The rise in the number of companies facing severe financial distress is an unavoidable fact of today’s economic market. The underlying causes of this distress are several and include the unresolved debt overhang from the last debt crisis, the slash in petroleum prices that began in 2015, and of course, the devastating effects of the Covid pandemic and its resulting shutdowns which cast a gloom over worldwide commerce.
This article discusses how proper corporate governance process can help lessen the risk that your company end up in such a situation and also lessens the risk to the company’s directors and managers in the event that insolvency is unavoidable.
The Bankruptcy Law
In late 2016, the UAE enacted a new Bankruptcy Law – Federal Law No. 9 of 2016 – which has provided new avenues whereby distressed companies can remediate an insolvency scenario. The new law seeks to enable a paradigm shift as to the treatment of indebted entities to a “rescue culture”, in line with the practices of other international commercially prominent jurisdictions such as the US and UK. Accordingly, the law provides for a process in which the injection of new capital can be arranged, while at the same time claims based on existing debt can be both managed and mitigated, using a set legal process.
The Bankruptcy Law was also amended in late 2020 in response to the Covid pandemic to provide for various forms of enhanced debtor protections, including suspension of the requirement to file in cases of insolvency, expedited claims relief and settlement procedures, and a suspension of any bankruptcy proceedings filed by a creditor, if an “Emergency Financial Crisis” has been declared, which is defined as “a general condition affecting trade or investment in the country, such as an epidemic, natural or environmental crisis, war, etc…. determined by a decision of the Council of Ministers”. A Ministerial decision was thereupon issued declaring such a financial crisis, effective from 1 April 2020 through 31 July 2021.
Mitigation of Risk
Of course, one would rather not be faced with the drastic choice of whether to seek shelter under the Bankruptcy Law in the first place. While many factors causing economic distress are beyond a company’s control, certain key risks can be significantly mitigated, if not eliminated entirely, through adherence to prudent corporate governance processes.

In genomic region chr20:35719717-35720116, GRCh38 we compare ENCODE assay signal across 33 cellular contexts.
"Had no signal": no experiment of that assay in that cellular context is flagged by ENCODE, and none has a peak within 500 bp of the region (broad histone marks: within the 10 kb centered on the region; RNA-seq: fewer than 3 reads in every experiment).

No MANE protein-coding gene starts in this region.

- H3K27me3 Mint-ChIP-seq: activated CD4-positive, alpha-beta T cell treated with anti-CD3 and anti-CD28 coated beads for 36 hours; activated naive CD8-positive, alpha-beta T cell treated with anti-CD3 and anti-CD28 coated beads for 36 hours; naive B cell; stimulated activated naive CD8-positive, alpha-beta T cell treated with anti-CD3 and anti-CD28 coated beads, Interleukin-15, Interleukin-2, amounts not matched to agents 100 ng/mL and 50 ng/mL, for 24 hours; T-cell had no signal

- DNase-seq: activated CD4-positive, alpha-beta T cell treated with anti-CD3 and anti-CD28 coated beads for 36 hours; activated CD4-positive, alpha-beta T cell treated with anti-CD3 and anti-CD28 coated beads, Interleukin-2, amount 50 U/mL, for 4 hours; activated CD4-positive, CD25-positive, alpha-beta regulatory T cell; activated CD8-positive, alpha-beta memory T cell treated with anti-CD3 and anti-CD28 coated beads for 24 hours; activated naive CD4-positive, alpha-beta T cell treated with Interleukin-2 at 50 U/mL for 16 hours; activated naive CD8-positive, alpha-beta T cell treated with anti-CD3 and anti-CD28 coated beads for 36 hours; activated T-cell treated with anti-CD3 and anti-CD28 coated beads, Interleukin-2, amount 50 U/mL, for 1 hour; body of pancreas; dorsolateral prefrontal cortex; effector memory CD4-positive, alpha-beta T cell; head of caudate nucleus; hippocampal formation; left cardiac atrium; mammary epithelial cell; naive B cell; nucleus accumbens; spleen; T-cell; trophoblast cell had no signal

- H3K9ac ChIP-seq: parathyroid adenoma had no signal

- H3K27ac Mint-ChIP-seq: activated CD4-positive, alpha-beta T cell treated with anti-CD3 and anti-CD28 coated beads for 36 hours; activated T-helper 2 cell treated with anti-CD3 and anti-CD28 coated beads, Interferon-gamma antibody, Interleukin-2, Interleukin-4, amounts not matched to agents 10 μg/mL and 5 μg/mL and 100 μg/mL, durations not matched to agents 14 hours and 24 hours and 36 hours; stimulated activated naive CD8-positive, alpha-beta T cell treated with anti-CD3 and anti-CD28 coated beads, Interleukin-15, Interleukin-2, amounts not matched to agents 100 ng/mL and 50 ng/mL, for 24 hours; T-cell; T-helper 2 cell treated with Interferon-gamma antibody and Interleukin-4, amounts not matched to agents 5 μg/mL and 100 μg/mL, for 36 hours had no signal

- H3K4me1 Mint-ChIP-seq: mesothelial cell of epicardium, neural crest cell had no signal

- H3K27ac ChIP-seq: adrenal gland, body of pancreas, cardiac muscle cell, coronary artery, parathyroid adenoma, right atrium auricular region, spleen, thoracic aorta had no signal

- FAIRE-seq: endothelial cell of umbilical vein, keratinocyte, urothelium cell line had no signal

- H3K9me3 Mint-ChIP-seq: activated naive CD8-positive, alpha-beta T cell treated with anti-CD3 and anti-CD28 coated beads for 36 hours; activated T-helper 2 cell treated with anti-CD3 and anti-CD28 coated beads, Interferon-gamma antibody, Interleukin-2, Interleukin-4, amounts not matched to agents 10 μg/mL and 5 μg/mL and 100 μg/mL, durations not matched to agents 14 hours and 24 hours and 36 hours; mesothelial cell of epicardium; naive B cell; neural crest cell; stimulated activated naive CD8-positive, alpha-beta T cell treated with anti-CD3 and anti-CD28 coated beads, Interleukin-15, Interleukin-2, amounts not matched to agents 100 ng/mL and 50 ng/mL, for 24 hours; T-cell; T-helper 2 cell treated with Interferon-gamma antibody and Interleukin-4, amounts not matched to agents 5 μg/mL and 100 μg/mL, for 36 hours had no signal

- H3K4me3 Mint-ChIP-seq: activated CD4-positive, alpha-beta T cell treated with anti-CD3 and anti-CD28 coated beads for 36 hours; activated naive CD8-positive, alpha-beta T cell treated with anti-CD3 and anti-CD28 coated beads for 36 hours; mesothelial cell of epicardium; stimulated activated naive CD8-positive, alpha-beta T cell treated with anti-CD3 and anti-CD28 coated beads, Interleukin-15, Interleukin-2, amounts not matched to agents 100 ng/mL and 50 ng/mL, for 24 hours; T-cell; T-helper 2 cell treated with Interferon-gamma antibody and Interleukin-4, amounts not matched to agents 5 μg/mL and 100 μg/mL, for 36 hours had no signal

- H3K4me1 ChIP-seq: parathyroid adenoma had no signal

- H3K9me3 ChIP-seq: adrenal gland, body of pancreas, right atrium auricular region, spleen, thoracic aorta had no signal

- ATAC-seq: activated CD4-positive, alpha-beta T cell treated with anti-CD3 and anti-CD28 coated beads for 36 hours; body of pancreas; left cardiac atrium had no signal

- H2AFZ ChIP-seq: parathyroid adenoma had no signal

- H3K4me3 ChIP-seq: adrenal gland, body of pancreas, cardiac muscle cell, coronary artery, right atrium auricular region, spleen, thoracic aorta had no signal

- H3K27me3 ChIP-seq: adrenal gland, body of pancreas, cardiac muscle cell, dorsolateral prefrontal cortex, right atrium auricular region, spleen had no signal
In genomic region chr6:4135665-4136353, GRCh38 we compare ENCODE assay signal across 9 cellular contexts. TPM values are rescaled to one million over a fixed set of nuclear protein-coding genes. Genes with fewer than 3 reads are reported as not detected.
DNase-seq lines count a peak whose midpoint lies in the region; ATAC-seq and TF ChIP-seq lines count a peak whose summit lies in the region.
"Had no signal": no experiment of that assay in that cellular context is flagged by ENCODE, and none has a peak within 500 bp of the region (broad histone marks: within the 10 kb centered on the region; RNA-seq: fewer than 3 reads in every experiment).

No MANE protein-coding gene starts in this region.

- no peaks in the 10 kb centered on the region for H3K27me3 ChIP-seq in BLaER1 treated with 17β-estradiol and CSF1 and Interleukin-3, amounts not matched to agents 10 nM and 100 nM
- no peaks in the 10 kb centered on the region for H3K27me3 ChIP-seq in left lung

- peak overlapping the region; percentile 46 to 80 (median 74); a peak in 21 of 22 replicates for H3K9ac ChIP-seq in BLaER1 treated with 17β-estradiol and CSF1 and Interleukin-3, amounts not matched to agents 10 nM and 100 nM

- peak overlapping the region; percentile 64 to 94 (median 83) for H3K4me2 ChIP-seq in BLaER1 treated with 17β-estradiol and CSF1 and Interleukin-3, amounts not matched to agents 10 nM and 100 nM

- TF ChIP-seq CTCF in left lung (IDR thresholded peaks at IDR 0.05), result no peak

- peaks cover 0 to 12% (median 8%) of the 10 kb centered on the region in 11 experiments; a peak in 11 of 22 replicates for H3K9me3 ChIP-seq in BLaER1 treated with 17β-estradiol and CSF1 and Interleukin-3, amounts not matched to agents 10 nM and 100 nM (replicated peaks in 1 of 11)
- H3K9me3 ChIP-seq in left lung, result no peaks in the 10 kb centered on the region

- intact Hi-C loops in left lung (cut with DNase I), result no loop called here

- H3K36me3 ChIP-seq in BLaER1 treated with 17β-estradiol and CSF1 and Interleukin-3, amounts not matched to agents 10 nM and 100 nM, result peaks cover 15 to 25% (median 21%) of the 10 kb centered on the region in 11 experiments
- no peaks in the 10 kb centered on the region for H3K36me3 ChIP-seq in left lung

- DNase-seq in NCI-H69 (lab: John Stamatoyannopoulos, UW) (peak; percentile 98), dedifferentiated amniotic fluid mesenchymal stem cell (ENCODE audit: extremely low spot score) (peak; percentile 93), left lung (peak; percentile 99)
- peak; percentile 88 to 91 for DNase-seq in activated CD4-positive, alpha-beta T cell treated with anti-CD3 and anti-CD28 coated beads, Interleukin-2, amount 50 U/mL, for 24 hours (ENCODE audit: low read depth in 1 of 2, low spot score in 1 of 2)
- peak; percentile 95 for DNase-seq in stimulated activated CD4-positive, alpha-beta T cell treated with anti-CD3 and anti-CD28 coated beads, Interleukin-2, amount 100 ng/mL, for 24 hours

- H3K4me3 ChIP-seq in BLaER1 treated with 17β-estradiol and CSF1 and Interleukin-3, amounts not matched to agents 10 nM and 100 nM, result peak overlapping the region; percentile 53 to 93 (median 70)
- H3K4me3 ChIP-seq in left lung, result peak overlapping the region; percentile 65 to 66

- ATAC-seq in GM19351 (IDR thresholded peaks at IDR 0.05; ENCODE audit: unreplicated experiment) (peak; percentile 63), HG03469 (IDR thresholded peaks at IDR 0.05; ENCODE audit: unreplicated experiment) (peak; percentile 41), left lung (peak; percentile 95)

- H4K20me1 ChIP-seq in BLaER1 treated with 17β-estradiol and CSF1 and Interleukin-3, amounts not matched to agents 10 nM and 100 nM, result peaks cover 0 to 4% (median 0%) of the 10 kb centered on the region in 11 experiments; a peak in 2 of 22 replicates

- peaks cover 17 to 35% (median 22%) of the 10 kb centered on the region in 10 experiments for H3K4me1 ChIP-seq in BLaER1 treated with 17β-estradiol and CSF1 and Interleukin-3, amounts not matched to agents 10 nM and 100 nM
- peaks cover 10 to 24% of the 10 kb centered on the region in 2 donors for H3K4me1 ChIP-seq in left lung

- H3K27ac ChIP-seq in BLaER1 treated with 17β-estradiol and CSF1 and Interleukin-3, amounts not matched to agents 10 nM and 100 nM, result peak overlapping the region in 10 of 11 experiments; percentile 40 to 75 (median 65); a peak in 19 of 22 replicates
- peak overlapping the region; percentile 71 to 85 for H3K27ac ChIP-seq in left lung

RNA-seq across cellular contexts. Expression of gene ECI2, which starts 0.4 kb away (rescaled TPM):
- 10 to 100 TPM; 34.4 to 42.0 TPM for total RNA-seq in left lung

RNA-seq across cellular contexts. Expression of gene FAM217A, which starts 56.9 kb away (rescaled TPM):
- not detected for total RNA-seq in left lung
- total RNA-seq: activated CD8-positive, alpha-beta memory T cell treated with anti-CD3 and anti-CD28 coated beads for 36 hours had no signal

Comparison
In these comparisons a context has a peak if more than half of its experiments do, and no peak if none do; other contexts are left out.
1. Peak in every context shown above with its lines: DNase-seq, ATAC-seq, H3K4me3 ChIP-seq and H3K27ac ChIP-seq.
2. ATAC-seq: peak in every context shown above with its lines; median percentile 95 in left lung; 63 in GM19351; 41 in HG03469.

Firstly, deployment of good governance practices will allow the company to better foresee impending risks and plan accordingly, as such create a framework for sound business practices, sustained growth and better risk management. Good governance practices are also often associated with improved operational efficiency and lower costs of capital.
Secondly, at least regarding company directors and managers, such practices are to some extent implicitly codified in the UAE Commercial Companies Law (the ‘CCL’), and it is thus imperative that directors and managers follow the requirements of law, lest they face legal risk should their company tip into insolvency as a result of their failure to adhere to the law.
Consequently, prudent corporate governance processes should ensure that the company’s directors and managers follow the applicable provisions of the CCL and other relevant laws. The CCL generally provides that, “A person authorized to manage the company shall preserve its rights and extend such care as a diligent person.” Regarding limited liability companies, the CCL provides that company managers shall be “liable for any losses or expenses incurred due to improper use of the power or the contravention of the provisions of any applicable Law, the MOA of the company or the contract appointing the Manager or for any gross error by the Manager.”
Regarding an LLC’s insolvency, the company’s managers are required to refer the issue of whether the company should be dissolved to its shareholders, if its losses reach half of its share capital. The failure to refer this matter to the shareholders accordingly can lead to substantial fines.
The directors of publicly traded companies have somewhat similar duties of care that are actually more stringent. Adhering to the statutory duties is therefore imperative, whatever the form of the company’s establishment.
Risks in Bankruptcy
Should a company be placed in bankruptcy, the failure to follow good governance practices – particularly when this implies a breach of the CCL provisions – can create personal risk to the company’s directors and managers. Importantly, pursuant to the Bankruptcy Law, if the debtor’s assets are insufficient to satisfy at least 20% of its debts, the Court may obligate members of the board or managers to pay these debts, in cases where their responsibility for the company’s loss is evident, pursuant to the provisions of the CCL.
Also note that the directors or managers may face criminal prosecution in the event of a host of improper actions, all of which might be avoided if a proper governance protocol is instituted. In some circumstances, liability may even extend to the shareholders themselves, if they have been found to have been involved in improper actions related to the debtor company’s management.
In conclusion, a company’s directors should thus always follow good corporate governance practices. Failure to do such may not only place the company solvency in danger but cause significant risk to the responsible individuals on a personal level.
Authored by Barry Greenberg, Of Counsel